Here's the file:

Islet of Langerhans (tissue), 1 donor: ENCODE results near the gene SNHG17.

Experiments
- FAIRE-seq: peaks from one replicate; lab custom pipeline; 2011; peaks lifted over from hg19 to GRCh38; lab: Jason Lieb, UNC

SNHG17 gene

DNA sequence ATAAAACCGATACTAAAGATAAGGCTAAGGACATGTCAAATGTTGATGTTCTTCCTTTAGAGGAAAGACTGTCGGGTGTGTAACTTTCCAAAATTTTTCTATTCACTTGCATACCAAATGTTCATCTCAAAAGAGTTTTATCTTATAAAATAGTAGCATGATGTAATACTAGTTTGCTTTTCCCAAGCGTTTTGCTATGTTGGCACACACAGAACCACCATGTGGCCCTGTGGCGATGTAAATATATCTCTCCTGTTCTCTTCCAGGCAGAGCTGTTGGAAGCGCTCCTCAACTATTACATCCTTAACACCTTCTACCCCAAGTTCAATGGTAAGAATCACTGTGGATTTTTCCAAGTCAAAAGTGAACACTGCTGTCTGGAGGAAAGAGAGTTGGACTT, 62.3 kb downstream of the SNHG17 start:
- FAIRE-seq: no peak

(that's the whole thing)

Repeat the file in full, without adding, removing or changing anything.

Islet of Langerhans (tissue), 1 donor: ENCODE results near the gene SNHG17.

Experiments
- FAIRE-seq: peaks from one replicate; lab custom pipeline; 2011; peaks lifted over from hg19 to GRCh38; lab: Jason Lieb, UNC

SNHG17 gene

DNA sequence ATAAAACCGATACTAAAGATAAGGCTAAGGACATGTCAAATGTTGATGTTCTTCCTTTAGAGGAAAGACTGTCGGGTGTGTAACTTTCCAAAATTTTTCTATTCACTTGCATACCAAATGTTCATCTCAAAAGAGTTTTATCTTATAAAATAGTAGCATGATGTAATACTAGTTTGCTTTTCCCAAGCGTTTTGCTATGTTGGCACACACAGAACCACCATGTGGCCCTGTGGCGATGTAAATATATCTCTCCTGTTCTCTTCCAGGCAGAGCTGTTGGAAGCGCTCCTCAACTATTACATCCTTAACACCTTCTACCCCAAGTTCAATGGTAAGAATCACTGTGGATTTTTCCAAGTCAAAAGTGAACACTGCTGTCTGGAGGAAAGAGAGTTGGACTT, 62.3 kb downstream of the SNHG17 start:
- FAIRE-seq: no peak